The Crux of Rural Development

The last two days, I’ve seen two really interesting sets of maps that really highlight the importance of geography and population density when it comes to development in Latin America.

The first is two maps of Brazil that the Wilson Center’s Brazil Institute retweeted comparing Brazil’s Human Development Index scores by what appears to be municipality in 1991 and 2010.

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The most striking thing is the huge leap forward Brazil has made in terms of quality of life in two decades. Nearly everywhere there has been a substantial improvement in their HDI scores, with much of the country (especially when accounting for population) now living in areas with “high” HDI scores. The second thing that jumps out is the tremendous regional differences that still exist. Some of this is explainable by geography; many of the lowest scoring regions are in Brazil’s Amazon Rainforest, where transport is difficult and therefore access to many important services. Much of this can be explained by population density. Comparing these maps with a map of Brazil’s population density shows that the green areas are almost all in the most densely populated parts of the country, which also happen to be its most economically dynamic. The exception to this is the Northeast, which has been persistently poorer and less developed than Brazil’s south, even in its large cities.

The other piece is an extended article from Venezuelan news website Prodavinci (in Spanish) examining the demographics of illiteracy across the country. Essentially, Venezuela has a literacy rate of roughly 95 percent, yet only five states and the Federal District of Caracas have a literacy rate at or above that level. The author breaks down the 2011 Census data at various levels down to parroquia (roughly akin to a county) to show how the inequality is geographically distributed. At that level, one can see clearly that cities and towns have much higher literacy rates while rural areas have lower ones, with the most geographically isolated being the most illiterate.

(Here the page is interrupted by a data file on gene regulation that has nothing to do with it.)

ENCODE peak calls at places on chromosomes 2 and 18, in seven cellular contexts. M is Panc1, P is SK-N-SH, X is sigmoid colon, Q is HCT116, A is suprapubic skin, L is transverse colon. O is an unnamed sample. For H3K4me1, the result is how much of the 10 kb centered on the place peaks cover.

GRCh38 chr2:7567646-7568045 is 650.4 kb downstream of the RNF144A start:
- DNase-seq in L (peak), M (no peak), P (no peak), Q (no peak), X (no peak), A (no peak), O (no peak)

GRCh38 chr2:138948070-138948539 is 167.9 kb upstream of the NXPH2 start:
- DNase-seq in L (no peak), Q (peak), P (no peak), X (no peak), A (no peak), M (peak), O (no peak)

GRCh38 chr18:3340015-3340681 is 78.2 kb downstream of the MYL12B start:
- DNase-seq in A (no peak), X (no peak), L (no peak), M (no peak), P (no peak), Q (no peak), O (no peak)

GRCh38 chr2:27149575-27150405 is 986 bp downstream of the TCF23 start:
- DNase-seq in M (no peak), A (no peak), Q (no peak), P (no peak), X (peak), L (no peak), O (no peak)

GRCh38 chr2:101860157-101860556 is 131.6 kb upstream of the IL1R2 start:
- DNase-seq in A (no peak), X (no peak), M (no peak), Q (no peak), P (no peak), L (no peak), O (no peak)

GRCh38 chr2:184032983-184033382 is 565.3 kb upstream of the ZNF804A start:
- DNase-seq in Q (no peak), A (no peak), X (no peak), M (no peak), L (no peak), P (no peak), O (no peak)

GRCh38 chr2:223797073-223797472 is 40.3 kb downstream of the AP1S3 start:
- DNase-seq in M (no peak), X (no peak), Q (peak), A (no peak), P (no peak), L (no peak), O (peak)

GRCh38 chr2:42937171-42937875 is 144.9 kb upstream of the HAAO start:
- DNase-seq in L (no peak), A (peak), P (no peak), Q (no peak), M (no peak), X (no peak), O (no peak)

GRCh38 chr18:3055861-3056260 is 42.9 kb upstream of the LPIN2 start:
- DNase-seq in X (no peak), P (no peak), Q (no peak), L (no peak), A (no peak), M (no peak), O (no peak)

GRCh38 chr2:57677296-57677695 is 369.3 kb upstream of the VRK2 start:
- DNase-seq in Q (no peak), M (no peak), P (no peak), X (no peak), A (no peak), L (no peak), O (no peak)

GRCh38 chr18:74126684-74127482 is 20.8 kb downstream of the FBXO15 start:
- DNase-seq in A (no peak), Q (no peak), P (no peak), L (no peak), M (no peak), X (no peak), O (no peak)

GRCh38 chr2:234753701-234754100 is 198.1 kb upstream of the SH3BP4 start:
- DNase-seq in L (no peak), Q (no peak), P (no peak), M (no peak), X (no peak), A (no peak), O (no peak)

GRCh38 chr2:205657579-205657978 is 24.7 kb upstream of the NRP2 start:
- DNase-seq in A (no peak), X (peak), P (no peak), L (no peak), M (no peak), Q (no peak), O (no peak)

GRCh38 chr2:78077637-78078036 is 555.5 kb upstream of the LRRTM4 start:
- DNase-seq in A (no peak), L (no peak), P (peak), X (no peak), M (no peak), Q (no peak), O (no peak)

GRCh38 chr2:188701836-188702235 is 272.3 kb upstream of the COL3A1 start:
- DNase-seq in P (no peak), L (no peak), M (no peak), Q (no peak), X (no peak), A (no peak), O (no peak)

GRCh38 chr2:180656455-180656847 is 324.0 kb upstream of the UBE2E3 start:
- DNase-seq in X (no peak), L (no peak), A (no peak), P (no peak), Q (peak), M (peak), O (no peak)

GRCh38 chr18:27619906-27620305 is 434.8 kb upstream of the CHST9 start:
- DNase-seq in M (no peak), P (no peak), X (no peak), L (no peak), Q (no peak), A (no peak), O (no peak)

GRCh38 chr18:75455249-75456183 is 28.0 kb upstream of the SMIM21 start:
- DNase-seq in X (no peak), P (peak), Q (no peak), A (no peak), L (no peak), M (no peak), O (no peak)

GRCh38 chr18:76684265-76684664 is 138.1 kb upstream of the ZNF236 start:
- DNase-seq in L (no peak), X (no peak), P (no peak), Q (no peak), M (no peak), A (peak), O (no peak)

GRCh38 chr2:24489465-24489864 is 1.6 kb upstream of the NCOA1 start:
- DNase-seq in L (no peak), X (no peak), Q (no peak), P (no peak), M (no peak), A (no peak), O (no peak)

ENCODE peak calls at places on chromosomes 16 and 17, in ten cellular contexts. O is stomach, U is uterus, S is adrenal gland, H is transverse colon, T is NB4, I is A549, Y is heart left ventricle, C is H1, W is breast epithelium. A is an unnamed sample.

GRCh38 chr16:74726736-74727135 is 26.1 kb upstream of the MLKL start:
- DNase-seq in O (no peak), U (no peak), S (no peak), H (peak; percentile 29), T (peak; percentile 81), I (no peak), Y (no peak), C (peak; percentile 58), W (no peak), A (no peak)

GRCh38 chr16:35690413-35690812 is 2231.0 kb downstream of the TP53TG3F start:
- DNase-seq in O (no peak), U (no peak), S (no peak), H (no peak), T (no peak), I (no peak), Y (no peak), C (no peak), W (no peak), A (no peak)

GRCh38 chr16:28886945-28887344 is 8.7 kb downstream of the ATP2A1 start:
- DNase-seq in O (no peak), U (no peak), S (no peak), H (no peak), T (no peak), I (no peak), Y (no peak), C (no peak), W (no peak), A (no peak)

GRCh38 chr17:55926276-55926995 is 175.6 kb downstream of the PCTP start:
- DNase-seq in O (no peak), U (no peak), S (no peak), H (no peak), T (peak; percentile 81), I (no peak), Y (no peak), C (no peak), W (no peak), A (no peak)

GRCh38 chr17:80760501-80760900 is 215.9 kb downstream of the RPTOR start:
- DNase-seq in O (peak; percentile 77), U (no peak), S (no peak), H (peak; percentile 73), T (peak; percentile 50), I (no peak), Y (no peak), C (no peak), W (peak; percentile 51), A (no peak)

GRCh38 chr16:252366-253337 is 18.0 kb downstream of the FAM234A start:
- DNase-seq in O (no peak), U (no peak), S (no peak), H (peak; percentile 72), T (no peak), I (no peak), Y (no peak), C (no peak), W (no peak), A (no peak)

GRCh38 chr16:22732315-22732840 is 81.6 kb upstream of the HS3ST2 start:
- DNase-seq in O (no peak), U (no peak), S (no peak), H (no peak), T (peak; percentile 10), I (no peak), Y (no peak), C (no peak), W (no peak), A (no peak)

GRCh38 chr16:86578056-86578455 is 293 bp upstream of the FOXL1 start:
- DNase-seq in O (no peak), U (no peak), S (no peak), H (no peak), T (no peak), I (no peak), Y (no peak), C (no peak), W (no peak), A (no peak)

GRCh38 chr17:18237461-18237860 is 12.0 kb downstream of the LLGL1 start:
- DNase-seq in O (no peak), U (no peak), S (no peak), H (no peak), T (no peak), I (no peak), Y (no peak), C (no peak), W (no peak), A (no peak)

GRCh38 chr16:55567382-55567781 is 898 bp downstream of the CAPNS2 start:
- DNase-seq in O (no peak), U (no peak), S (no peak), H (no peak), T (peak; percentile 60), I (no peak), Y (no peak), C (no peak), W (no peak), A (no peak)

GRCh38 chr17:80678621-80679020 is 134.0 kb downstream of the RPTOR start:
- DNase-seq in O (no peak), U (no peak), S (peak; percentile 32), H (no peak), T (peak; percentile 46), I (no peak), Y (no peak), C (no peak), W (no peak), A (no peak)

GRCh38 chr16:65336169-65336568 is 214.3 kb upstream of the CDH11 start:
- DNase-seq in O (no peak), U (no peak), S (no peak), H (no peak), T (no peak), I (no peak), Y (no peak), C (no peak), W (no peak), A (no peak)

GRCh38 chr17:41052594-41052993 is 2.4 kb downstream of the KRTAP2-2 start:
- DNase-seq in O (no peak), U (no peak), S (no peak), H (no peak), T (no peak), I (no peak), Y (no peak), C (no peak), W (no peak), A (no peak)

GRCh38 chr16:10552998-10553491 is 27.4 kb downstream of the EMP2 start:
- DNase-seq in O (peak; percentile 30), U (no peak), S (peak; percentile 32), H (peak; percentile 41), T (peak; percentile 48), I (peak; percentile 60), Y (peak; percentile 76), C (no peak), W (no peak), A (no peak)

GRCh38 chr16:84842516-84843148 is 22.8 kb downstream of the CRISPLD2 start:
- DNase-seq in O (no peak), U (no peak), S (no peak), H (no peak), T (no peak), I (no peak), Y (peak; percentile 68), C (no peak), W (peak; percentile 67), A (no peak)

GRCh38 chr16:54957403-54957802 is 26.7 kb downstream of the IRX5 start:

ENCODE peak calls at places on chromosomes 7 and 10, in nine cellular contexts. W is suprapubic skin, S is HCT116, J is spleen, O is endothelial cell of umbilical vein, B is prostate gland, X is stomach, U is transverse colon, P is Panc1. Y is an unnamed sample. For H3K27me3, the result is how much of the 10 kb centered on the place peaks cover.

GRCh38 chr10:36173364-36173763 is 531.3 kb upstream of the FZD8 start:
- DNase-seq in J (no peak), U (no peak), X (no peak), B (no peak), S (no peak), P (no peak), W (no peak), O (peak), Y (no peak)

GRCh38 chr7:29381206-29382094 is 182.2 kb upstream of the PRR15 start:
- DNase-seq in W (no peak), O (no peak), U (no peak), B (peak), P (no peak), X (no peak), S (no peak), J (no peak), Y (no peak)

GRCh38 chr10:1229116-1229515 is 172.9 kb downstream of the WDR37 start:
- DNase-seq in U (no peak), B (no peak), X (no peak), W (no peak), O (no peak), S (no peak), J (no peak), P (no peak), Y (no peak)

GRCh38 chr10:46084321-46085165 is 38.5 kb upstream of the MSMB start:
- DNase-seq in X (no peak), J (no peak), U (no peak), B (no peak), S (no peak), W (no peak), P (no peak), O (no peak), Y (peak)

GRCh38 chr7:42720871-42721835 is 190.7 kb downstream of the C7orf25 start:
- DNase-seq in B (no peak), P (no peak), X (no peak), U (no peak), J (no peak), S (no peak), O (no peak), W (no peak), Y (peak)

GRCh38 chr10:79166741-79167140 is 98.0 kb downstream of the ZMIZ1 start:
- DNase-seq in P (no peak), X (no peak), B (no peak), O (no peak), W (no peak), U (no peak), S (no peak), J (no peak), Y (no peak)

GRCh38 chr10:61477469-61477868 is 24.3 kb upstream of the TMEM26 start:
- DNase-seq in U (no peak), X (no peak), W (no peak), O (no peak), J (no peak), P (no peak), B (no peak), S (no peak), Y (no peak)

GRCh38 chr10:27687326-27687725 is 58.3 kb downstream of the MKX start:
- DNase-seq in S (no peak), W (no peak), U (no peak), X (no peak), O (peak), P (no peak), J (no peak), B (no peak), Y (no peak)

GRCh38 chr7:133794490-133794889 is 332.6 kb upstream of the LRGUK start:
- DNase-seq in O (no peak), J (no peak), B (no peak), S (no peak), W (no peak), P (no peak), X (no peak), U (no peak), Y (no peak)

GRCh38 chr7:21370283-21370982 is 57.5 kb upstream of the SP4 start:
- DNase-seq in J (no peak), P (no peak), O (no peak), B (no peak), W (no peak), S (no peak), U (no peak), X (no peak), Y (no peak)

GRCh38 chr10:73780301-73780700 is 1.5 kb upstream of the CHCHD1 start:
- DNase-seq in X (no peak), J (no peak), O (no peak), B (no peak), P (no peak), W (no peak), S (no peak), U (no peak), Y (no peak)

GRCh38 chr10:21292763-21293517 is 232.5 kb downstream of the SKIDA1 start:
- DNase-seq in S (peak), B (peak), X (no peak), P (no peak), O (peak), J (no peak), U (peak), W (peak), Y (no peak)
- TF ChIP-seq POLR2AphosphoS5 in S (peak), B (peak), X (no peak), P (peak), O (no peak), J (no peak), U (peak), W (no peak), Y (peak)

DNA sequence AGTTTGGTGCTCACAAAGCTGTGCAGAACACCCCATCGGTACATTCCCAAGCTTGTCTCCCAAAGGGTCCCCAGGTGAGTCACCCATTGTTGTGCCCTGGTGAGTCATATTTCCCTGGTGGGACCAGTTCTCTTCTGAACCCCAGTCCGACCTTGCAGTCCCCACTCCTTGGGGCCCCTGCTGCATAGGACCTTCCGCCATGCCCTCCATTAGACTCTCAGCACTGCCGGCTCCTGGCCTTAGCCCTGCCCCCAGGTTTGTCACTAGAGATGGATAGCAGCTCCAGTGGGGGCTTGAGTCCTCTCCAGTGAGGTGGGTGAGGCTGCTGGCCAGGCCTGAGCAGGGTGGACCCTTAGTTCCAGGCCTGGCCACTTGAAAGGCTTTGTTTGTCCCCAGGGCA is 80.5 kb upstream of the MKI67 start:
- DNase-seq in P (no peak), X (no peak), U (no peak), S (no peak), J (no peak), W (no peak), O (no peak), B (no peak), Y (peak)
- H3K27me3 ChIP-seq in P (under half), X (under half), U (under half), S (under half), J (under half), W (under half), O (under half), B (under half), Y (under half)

The upshot of these is that it illustrates the big quandary of rural development: it’s really hard. Because populations are more spread out in rural areas it is harder and more expensive to provide educational and health services. Similarly, cities are almost by definition more economically dynamic and richer than rural areas thanks to the benefits denser population allows in terms of specialization and economies of scale. Combine this with brain drain from rural to urban area and policy makers are left trying to provide expensive services to areas that are economically static where many of those who become educated leave for the cities, exacerbating the problem. None of this is unique to these countries or even Latin America as a whole—though the physical vastness of Latin America relative to its population doesn’t help—a few weeks ago there was some furor in the United States over a study that showed that many rural counties in the US have life expectancies lower than in many third world countries.

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